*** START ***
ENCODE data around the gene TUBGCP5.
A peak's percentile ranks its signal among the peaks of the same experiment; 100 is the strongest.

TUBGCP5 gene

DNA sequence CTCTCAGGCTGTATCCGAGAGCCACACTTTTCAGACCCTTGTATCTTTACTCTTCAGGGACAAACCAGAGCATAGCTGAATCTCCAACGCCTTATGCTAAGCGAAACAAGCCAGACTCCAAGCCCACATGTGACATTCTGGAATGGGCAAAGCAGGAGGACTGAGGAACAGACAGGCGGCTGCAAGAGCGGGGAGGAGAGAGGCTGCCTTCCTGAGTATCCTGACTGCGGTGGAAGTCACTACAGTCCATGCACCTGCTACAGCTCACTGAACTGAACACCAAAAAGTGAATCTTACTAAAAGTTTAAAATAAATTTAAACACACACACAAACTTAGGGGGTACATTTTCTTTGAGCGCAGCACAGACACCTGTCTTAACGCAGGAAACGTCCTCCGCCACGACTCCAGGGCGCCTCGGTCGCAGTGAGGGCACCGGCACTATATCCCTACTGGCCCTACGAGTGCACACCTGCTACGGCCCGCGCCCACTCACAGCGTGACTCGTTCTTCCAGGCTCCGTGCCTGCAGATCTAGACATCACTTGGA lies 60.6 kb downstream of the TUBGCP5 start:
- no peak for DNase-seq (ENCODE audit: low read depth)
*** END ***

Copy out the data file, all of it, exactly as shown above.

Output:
ENCODE data around the gene TUBGCP5.
A peak's percentile ranks its signal among the peaks of the same experiment; 100 is the strongest.

TUBGCP5 gene

DNA sequence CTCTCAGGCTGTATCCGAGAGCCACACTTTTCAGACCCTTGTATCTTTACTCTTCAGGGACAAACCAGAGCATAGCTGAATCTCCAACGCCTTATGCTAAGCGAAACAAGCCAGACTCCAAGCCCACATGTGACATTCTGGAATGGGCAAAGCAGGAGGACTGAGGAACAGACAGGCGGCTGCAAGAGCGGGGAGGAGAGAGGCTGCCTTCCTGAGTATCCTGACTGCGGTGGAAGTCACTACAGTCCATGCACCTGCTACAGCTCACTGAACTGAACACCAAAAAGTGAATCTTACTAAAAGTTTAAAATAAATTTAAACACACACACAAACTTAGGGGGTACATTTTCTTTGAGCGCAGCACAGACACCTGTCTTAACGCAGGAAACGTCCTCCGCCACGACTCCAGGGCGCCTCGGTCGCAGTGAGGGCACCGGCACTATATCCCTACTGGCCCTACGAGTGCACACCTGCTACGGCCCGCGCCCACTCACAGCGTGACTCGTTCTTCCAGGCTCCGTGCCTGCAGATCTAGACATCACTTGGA lies 60.6 kb downstream of the TUBGCP5 start:
- no peak for DNase-seq (ENCODE audit: low read depth)